Workforce and capability

What this report is about

This report analyses the internal controls and governance of the 25 largest agencies in the NSW public sector, excluding state owned corporations and public financial corporations, for the year ended 30 June 2023.

Findings

Internal control trends

The proportion of control deficiencies identified as high-risk this year decreased to 4.5% (8.2% in 2022).

Repeat findings of control deficiencies represent 38% of all findings (48% in 2022). 

Information technology

Over half of the agencies reviewed have deficiencies in managing user access to their information systems. Over a third of agencies had deficiencies in their controls over privileged user accounts within their information technology environments. 

Cyber security

Over 80% of assessments for maturity levels against the NSW Cyber Security Policy have reported one or more self-assessed Mandatory Requirements are not practiced on a consistent and regular basis.

Essential Eight cyber controls have not improved, and they need to. 

Governance framework

Deficiencies were noted in agencies' governance and risk management frameworks, namely: outdated risk management policies, lack of risk appetite statements, and internal audit functions not being externally evaluated.  

Payroll and work health and safety (WHS)

Overtime expenses increased by 40% between 2020 and 2023, compared to salaries and wages which increased by 16% over the same period.

Five agencies have WHS policies that do not reflect current WHS regulations.

Recommendations

Several important recommendations were made for agencies to prioritise efforts to improve cyber security controls and cyber resilience measures.

It was also recommended that agencies periodically review their risk management maturity and implement action plans, and ensure their WHS policies and procedures reflect current legislation requirements including the need to manage psychosocial risks.

 

Internal controls are processes, policies and procedures that help agencies to:

  • operate effectively and efficiently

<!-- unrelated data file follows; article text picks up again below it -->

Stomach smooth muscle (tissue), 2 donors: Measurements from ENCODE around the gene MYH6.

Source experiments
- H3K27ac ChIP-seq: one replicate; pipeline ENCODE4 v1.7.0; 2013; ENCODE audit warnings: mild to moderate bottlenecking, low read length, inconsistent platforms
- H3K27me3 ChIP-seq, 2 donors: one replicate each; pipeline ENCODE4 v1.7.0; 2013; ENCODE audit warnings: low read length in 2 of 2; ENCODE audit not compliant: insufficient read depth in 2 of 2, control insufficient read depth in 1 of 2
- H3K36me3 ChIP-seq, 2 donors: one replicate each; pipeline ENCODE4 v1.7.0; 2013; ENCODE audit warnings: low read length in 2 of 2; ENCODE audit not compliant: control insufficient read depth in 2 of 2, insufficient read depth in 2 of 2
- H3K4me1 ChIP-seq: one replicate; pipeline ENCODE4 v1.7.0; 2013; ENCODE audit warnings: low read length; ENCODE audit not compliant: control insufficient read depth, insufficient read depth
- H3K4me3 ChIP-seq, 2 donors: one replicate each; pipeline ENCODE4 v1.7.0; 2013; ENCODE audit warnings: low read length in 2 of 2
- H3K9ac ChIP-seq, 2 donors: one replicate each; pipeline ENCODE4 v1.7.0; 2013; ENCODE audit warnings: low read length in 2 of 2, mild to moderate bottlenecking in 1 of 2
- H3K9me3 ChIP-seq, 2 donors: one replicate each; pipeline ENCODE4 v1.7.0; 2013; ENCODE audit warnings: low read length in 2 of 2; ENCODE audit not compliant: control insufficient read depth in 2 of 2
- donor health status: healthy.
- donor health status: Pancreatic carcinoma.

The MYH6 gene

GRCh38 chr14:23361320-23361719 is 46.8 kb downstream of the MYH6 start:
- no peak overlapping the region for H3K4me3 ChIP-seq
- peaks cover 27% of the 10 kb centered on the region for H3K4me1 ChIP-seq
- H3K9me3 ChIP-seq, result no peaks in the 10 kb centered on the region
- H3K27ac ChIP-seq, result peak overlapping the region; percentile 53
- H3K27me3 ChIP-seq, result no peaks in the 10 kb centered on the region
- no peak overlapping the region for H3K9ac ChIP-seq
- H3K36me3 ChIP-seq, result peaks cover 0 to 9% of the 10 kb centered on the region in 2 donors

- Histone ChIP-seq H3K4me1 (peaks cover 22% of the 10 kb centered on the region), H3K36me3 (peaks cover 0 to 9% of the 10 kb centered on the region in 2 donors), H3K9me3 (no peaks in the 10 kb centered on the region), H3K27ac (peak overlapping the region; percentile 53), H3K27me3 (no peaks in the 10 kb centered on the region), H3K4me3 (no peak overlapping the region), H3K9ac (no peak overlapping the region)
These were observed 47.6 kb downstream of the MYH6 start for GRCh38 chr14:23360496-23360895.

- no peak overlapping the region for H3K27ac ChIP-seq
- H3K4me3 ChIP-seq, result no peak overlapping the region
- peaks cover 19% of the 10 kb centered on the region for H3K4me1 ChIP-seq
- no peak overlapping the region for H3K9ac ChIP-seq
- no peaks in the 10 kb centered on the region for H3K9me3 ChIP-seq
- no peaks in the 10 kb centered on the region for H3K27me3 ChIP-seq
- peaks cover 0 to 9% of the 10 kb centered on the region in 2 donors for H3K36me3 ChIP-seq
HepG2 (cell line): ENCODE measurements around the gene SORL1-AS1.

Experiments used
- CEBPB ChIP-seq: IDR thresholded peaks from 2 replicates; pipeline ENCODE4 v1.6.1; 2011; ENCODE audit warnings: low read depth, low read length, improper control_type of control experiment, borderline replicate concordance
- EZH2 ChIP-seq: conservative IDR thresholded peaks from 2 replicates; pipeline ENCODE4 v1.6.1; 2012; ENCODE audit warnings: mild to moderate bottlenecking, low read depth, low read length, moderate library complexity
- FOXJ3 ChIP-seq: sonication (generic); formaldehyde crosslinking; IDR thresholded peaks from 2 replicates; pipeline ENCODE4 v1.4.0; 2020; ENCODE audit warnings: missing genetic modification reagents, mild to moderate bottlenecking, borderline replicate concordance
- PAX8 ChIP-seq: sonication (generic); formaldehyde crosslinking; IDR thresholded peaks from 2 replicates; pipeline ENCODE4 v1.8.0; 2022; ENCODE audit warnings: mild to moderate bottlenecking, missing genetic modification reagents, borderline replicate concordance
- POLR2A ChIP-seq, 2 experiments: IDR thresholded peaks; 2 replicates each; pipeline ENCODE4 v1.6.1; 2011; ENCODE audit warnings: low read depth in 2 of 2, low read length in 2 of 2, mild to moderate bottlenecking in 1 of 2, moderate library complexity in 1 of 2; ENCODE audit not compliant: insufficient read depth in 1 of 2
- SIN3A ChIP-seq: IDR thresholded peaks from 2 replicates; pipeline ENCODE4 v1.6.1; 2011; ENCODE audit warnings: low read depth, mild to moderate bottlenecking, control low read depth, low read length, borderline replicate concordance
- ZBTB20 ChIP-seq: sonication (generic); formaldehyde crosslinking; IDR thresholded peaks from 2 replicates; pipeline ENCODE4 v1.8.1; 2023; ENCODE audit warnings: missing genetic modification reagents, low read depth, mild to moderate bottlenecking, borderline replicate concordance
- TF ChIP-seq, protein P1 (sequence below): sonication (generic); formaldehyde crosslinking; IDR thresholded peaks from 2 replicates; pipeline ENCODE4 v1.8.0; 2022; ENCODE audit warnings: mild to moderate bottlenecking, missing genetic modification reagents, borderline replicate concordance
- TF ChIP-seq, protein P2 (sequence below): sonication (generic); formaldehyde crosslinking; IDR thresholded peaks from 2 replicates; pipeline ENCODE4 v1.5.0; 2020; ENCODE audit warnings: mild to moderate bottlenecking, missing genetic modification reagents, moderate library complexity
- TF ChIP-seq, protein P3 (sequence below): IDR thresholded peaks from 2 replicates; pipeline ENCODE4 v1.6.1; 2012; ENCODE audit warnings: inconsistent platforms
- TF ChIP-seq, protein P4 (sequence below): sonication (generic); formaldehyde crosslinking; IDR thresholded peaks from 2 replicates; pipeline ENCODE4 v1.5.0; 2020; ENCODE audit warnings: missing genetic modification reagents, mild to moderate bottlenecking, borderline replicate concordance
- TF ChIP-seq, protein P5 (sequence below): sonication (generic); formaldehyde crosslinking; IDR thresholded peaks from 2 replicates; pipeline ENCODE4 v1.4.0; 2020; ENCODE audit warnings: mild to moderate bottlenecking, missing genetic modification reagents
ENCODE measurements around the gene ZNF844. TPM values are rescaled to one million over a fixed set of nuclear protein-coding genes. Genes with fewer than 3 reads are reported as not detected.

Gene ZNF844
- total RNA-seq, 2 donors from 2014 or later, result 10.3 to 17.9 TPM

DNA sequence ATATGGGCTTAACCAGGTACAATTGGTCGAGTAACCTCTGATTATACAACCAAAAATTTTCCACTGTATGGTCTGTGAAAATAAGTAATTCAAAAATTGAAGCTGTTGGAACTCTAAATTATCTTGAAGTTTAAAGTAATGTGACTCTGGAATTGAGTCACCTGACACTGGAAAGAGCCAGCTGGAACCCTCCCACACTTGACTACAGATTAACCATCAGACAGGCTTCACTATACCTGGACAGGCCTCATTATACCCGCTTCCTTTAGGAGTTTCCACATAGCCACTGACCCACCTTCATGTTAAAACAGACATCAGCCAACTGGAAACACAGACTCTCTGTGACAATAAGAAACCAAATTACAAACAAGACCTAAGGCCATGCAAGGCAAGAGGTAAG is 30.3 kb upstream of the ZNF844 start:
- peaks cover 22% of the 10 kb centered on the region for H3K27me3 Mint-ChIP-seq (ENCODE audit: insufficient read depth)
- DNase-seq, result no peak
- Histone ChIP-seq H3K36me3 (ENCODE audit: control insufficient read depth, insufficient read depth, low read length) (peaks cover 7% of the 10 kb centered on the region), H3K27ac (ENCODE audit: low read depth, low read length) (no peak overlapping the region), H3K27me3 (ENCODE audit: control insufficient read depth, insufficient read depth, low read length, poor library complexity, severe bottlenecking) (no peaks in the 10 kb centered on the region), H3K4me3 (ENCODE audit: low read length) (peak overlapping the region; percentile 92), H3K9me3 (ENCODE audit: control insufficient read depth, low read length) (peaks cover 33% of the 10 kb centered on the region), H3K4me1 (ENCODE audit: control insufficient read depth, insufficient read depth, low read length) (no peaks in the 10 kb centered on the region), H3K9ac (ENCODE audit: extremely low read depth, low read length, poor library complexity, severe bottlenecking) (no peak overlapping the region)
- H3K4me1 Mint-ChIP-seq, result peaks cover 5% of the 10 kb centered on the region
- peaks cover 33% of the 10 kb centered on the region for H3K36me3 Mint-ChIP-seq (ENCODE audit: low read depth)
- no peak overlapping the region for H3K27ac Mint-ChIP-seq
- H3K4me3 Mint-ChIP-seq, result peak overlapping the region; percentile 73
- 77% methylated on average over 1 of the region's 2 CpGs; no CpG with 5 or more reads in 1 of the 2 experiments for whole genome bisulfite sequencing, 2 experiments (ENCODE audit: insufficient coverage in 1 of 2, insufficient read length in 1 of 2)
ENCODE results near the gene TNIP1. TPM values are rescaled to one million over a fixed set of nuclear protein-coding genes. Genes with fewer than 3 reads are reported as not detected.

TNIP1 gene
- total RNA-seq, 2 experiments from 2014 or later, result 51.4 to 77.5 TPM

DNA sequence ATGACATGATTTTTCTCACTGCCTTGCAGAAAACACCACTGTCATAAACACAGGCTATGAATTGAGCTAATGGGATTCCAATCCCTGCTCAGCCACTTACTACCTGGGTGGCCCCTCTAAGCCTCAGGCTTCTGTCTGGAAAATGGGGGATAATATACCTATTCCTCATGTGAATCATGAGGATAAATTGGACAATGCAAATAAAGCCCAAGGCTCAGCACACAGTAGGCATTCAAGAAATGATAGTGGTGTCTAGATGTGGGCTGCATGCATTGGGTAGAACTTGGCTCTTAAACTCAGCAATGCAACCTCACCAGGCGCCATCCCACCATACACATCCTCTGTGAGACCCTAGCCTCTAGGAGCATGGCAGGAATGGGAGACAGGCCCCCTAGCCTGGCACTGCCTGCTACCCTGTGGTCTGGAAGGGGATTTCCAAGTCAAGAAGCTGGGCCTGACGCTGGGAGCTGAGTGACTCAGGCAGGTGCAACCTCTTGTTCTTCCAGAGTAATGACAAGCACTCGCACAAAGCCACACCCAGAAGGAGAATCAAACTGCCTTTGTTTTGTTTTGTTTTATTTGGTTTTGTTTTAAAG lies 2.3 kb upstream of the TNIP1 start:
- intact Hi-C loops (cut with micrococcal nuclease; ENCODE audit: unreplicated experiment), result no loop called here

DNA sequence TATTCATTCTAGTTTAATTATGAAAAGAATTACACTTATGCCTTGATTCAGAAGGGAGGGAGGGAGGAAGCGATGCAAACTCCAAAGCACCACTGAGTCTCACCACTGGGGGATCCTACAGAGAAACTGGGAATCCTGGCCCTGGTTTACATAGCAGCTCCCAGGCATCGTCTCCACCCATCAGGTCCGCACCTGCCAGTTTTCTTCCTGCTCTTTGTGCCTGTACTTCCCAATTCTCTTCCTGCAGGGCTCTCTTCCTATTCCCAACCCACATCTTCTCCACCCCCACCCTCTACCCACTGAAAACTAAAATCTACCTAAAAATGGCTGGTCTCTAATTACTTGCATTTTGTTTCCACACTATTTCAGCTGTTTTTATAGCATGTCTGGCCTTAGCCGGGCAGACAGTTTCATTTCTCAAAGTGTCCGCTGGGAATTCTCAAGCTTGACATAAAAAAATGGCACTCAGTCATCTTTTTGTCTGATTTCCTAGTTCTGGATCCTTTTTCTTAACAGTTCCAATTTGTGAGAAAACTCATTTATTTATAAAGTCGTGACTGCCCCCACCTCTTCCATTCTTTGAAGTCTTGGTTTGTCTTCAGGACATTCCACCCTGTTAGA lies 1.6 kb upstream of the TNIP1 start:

• produce reliable financial reports
  • comply with laws and regulations
  • support ethical government.

This chapter outlines the overall trends for agency controls and governance issues, including the number of audit findings, the degree of risk those deficiencies pose to the agency, and a summary of the most common deficiencies found across agencies.

For consistency and comparability, we have adjusted the 2022 results to incorporate additional audit findings that were reported after the date of the Internal controls and governance 2022 report. Therefore, the 2022 figures will not necessarily align with those reported in our 2022 report.

Section highlights

  • The Audit Office identified 12 high-risk findings, compared to 23 last year, with eight repeated from last year. Eleven of the high-risk findings related to financial controls while one related to other (governance) controls.
  • The proportion of repeat deficiencies has decreased from 48% in 2021–22 to 38% in 2022–23. 

 

This chapter outlines our audit observations, conclusions and recommendations arising from our review of agency controls to manage key financial systems.

Section highlights

  • Over half of the agencies reviewed have deficiencies in managing user access.
  • Thirty-six per cent of agencies had deficiencies in their controls over privileged accounts.
  • Weaknesses were identified in how agencies manage service providers or other organisations which have access to their systems and data.
  • Inadequate records were kept to demonstrate approvals for key system implementation milestones, including successful data migration testing and approval for go-live.
  • Thirty-two per cent of agencies had not implemented segregations of duties over key payroll functions. 

 

This chapter outlines our audit observations, conclusions and recommendations arising from our review of agencies' cyber security.

Section highlights

  • Eighty-three per cent of maturity assessments have reported one or more Mandatory Requirements below level three, which is the level at which the requirement is self-assessed and considered to be practiced on a consistent and regular basis.
  • Essential Eight maturity levels have remained unchanged or have declined, and may not be suitable for the level of risk agencies face.
  • All 25 agencies reviewed have a cyber incident response plan and all but two newly created agencies tested their plan.
  • Systems to detect cyber incidents across agencies could improve.
  • There is a risk of under reporting cyber incidents at six agencies that kept insufficient records to support their cyber incident classifications.
  • Overall, agencies need to increase their focus and prioritise efforts to ensure effective cyber security and resilience measures are in place.